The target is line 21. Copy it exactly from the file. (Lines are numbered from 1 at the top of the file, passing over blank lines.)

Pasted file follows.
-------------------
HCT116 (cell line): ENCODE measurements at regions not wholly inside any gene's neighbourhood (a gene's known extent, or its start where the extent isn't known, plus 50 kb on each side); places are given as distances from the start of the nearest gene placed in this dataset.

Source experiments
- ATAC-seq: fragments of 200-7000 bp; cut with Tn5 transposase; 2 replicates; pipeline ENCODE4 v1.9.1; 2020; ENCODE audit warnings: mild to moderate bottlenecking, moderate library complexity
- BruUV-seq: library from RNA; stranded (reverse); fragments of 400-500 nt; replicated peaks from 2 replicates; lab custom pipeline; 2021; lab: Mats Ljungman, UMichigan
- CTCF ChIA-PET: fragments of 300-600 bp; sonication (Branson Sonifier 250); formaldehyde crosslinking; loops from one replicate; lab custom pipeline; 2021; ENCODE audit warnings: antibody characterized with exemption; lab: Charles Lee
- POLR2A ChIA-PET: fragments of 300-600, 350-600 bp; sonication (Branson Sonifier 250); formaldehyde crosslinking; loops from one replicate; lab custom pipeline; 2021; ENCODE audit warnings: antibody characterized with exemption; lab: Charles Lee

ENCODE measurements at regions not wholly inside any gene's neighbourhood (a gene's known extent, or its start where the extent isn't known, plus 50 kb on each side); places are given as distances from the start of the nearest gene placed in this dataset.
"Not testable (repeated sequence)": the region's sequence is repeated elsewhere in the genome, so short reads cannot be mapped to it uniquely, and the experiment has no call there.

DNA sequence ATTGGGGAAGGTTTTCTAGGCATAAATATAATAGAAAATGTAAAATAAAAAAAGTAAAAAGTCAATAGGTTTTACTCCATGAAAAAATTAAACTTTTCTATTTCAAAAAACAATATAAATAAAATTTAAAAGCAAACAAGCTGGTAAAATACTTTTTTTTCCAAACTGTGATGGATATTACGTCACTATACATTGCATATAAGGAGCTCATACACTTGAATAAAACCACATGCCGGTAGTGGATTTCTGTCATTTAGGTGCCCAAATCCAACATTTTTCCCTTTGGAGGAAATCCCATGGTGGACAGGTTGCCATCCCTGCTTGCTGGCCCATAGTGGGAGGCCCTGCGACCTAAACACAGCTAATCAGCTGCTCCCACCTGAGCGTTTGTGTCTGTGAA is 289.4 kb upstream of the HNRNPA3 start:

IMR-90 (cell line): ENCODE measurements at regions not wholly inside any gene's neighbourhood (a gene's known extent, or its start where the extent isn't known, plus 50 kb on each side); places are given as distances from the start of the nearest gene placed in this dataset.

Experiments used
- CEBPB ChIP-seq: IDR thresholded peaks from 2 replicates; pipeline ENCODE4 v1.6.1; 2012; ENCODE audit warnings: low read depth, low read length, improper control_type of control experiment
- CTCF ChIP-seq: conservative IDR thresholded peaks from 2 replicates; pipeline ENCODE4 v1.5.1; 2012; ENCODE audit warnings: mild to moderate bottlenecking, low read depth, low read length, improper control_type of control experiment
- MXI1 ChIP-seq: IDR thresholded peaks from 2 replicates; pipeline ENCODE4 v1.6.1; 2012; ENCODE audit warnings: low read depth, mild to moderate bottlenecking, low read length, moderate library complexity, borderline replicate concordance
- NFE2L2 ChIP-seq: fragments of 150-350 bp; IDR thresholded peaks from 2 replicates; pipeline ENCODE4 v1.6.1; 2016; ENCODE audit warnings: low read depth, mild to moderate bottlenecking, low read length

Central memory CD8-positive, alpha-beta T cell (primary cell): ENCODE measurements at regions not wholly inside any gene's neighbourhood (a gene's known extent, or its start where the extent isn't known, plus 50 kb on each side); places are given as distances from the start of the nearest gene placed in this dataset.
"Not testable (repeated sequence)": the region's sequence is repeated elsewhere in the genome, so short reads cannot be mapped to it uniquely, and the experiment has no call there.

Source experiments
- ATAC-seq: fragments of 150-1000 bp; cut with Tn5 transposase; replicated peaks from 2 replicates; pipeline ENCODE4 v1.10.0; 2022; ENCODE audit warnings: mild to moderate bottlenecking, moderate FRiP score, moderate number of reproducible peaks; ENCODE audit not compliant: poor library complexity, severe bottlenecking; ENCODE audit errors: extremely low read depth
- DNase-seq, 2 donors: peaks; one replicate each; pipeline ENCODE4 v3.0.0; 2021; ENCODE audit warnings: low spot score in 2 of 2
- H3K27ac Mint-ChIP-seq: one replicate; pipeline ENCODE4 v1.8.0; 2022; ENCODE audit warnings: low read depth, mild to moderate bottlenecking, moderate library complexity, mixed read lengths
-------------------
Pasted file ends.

- H3K27ac Mint-ChIP-seq: one replicate; pipeline ENCODE4 v1.8.0; 2022; ENCODE audit warnings: low read depth, mild to moderate bottlenecking, moderate library complexity, mixed read lengths